As a paddler, I know all too well the discomfort that can come from spending long hours sitting on a hard, unforgiving seat. One particularly painful area for many paddlers are the ischial tuberosities, also known as the 'sit bones'. This bony protuberance on the lower pelvis can cause discomfort and pain, especially after extended periods of sitting.
Not everyone suffers from the pain associated with 'sit bone grind' but those who do will tell you that it can turn the most perfect of days on the water into a session that should be on the list of banned activities under the Geneva Convention.
So, why does 'sit bone grind' become completely debilitating for some and not bother others at all? I started digging into this exact question a few years ago when I moved from OC1 paddling to surfskis. Outrigger single craft (OC1's) have a raised and padded seat, unlike the hard surfski bucket, and a leg position that is more elevated and bent than than of a surfski. Both of these factors make up a large part of the problem.
After numerous sessions with my Physio, and spending a heap of time down the research habit hole of female anatomy, skeletal structures and muscle movement I discovered a few things;
1. Females tend to find it more natural to tilt their lower back forward at the pelvis than men. This provides the optimal seated paddling position but also contributes to the problem I was facing.
2. Using 'leg drive' by pushing your heals against the foot plate and rotation to get more power in the stroke contracts the leg muscles which, in turn, pulls back the Gluteus Maximus.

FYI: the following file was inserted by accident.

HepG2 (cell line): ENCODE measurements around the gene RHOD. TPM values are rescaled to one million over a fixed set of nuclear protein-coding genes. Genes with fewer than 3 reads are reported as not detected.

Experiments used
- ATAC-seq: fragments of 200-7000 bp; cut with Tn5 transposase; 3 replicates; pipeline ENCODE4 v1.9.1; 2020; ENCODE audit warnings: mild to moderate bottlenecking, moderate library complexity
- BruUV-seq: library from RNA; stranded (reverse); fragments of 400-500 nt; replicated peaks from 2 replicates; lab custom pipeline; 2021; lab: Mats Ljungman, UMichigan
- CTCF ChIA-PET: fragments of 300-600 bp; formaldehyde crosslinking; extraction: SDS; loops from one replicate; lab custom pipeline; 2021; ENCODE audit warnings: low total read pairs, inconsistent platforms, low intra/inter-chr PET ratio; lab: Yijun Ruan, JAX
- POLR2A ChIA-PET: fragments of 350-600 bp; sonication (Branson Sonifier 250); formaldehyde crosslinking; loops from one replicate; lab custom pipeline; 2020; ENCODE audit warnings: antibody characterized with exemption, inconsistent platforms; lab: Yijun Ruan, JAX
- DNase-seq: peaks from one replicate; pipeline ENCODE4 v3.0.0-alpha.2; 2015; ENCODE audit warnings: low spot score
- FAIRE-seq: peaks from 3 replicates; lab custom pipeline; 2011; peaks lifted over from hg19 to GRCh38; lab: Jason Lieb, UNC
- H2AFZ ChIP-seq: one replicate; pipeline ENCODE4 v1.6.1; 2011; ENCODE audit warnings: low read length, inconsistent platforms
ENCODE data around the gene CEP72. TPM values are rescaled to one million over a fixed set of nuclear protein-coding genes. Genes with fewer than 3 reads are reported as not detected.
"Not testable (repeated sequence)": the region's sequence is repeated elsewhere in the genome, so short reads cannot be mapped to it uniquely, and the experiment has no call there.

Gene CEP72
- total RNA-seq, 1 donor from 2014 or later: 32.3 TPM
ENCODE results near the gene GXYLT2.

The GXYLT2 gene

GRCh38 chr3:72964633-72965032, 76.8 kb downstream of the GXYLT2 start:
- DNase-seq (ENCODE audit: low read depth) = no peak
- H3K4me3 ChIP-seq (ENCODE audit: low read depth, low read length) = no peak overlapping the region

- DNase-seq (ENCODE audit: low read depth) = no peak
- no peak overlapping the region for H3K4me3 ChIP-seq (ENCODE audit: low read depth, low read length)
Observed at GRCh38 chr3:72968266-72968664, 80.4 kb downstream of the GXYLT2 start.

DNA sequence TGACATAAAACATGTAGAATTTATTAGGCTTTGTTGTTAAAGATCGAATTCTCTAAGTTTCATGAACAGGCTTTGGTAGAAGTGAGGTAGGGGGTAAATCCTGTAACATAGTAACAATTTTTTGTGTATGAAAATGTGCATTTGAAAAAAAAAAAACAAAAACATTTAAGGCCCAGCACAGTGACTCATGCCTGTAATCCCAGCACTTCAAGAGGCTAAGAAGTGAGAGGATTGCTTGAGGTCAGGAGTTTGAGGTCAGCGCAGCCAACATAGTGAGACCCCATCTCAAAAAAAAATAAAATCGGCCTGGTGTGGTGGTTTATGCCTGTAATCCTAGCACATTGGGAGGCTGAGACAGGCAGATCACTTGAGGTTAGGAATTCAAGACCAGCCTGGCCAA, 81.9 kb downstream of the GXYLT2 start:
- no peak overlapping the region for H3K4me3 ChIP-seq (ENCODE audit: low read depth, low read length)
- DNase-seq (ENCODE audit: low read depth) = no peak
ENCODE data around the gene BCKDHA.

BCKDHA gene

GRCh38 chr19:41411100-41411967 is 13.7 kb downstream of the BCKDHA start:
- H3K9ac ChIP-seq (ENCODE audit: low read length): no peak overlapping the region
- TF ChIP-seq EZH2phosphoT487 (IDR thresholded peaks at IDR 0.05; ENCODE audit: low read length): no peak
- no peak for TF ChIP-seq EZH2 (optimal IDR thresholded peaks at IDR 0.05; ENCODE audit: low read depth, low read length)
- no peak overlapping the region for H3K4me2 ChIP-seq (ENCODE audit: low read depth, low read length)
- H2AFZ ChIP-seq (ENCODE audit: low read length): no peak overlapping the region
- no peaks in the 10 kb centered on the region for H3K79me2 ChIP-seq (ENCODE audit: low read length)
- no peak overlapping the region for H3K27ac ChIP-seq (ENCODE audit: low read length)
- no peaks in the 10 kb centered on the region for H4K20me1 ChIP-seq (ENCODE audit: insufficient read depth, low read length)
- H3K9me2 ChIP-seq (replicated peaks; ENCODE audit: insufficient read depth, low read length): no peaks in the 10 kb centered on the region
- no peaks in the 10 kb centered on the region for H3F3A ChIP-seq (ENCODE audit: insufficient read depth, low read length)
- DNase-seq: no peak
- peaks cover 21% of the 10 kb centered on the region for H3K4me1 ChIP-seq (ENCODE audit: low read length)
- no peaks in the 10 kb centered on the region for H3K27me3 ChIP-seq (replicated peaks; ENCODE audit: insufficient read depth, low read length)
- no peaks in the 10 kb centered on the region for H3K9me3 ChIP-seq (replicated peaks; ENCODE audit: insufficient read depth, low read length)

3. Rotating in the bucket (seat) of the surfski to get full power from leg drive requires hip and waist movement.
Put simply this means that a paddler who sits in the correct position, tilting slightly forward at their pelvis, uses leg drive, by applying pressure to the heal on the paddle side of the surfski and flexing their leg, and rotates fully through the stoke pulls their Gluteus Maximus from under their bottom to the side and back. This removes all 'padding' from under the 'sit bones' and causes them to grind on the seat.
The result of this 'sit bone grind' is bruising, irritation and/or formation of a bursitis.... sounds painful, doesn't it? It sure is.
So, what can be done about this "pain in the bum"? One solution would be to adjust your paddling style so that you aren't using leg drive or rotation and just muscle through the session with your upper body. This might work for a while but your arms and shoulders are no match for correct technique and the big muscles in your legs and back.
This is why we created Salty Cheeks Paddle Pants, featuring interchangeable seat pads with three different thicknesses, to help cushion the ischial tuberosity and reduce discomfort. Salty Cheeks are made from luxurious Italian swimwear materials comprised of ocean recovered plastics. They allow you to move freely in the seat of your surfski as the seat pad is secured in a multi-layer rear pocket.
Not only do the seat pads help to alleviate pain, but they also have other benefits for paddlers. The pads can help improve blood flow and circulation, reducing the risk of numbness and tingling in the lower body. They can also help to distribute weight more evenly across the pelvis, reducing the risk of pressure sores.
Overall, using Salty Cheeks Paddle Pants can help make your paddling experience more comfortable and enjoyable, especially if you are prone to pain in the ischial tuberosity. So why suffer in silence? Try out a pair of Salty Cheeks Paddle Pants or Salty Cheeks Paddle Shorts and say goodbye to "pain in the bum" for good.